Herschel has been designed to observe the `cool universe'; it is observing the structure formation in the early universe, resolving the far infrared cosmic background, revealing cosmologically evolving AGN/starburst symbiosis and galaxy evolution at the epochs when most stars in the universe were formed, unveiling the physics and chemistry of the interstellar medium and its molecular clouds, the wombs of the stars, and unravelling the mechanisms governing the formation of and evolution of stars and their planetary systems, including our own solar system, putting it into context. In short, Herschel is opening a new window to study how the universe has evolved to become the universe we see today, and how our star the sun, our planet the earth, and we ourselves fit in.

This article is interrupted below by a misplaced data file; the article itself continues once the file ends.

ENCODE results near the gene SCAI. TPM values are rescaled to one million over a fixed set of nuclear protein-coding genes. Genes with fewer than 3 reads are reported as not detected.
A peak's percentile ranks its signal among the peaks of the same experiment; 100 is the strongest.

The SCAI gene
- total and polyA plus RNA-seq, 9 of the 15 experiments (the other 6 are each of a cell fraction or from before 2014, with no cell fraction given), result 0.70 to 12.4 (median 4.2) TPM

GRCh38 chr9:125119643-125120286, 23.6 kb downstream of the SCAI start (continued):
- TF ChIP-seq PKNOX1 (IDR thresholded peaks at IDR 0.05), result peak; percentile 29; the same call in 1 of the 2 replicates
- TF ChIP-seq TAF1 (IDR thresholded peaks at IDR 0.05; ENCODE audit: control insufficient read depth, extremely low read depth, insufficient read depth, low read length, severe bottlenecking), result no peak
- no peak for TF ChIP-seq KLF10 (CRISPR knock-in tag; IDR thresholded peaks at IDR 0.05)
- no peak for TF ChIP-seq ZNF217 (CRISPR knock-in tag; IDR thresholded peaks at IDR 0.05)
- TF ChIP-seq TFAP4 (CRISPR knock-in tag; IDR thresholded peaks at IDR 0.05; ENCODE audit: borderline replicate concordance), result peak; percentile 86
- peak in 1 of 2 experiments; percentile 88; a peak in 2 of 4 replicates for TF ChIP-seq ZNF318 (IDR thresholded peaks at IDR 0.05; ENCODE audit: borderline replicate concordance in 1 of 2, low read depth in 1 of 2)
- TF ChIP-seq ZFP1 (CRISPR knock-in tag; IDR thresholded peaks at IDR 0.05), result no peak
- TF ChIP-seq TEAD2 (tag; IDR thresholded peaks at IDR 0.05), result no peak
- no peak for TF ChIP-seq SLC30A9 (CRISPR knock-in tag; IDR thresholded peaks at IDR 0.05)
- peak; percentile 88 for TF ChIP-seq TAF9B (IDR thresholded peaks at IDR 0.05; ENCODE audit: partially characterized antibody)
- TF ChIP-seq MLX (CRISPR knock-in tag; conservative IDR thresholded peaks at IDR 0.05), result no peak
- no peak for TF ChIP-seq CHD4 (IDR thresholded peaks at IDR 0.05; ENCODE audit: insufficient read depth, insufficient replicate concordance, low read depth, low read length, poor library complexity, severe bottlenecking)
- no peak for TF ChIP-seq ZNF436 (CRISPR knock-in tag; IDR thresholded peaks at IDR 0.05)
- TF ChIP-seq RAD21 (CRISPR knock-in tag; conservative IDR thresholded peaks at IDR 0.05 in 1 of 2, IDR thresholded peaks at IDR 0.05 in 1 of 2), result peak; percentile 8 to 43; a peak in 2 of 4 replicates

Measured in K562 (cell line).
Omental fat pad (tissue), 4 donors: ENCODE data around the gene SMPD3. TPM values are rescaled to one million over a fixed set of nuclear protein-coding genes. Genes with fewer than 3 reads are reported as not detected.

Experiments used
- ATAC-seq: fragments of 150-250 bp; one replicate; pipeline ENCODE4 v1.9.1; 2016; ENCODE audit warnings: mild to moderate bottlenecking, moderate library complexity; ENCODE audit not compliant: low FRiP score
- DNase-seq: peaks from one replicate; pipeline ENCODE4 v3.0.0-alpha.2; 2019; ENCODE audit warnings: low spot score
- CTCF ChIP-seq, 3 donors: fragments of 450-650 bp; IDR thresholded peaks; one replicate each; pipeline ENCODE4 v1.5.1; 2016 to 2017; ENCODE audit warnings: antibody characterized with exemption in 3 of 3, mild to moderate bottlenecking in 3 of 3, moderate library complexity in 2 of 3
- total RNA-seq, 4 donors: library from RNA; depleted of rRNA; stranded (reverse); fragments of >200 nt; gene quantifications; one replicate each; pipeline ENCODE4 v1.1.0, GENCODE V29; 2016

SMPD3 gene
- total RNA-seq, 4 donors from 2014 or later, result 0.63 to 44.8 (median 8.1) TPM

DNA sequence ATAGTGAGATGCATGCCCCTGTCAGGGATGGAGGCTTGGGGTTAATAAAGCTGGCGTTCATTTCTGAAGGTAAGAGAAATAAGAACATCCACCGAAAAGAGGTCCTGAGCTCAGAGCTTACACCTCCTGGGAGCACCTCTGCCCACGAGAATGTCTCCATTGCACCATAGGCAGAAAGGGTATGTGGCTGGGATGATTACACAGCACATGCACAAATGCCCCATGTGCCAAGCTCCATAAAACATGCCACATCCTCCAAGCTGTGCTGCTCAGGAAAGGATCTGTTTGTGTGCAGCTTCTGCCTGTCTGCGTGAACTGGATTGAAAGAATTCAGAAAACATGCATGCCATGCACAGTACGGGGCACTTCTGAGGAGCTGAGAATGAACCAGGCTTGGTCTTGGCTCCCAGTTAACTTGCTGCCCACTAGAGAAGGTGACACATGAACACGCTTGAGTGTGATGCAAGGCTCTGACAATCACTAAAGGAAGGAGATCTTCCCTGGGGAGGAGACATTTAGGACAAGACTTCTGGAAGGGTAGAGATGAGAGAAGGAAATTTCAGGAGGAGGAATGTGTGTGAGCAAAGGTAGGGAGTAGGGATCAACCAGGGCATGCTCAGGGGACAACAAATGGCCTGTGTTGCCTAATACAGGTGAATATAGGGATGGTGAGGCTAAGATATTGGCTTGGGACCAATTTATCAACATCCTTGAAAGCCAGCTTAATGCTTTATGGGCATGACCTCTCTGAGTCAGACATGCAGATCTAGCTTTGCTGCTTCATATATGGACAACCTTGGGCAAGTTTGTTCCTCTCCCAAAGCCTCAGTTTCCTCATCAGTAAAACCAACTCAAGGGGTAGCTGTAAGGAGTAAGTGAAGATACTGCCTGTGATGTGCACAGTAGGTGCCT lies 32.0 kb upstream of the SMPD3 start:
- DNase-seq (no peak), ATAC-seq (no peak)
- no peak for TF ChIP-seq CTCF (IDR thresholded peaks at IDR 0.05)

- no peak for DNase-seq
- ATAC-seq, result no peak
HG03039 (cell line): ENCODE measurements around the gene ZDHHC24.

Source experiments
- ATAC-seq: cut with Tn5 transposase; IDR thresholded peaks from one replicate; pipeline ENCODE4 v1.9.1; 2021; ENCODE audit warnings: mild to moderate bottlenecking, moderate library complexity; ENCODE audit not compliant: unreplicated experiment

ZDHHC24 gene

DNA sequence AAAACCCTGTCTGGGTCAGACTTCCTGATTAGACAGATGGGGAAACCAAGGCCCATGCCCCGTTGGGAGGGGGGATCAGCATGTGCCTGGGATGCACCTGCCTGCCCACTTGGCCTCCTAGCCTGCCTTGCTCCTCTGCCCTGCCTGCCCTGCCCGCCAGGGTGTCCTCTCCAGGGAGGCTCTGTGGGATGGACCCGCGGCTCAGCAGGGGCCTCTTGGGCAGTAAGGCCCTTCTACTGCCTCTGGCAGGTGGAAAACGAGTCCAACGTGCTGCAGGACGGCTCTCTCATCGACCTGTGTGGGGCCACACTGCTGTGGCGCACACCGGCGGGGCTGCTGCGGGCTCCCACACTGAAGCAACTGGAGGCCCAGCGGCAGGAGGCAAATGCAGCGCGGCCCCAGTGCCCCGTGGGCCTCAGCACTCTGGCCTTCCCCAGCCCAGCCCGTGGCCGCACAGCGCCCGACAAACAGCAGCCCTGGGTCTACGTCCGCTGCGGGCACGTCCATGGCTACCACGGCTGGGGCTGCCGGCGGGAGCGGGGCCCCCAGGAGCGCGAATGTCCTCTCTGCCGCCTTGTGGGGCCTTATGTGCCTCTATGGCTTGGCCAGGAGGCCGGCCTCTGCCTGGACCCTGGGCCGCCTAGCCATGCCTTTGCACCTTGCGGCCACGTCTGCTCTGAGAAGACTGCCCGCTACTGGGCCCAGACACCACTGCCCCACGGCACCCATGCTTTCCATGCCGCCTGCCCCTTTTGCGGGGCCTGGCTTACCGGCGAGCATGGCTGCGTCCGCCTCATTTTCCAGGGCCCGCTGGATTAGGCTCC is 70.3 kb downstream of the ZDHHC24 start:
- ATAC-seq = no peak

The European Space Agency's Herschel Space Observatory (formerly called Far Infrared and Sub-millimetre Telescope or FIRST) has the largest single mirror ever built for a space telescope. At 3.5-metres in diameter the mirror will collect long-wavelength radiation from some of the coldest and most distant objects in the Universe. In addition, Herschel is the only space observatory to cover a spectral range from the far infrared to sub-millimetre.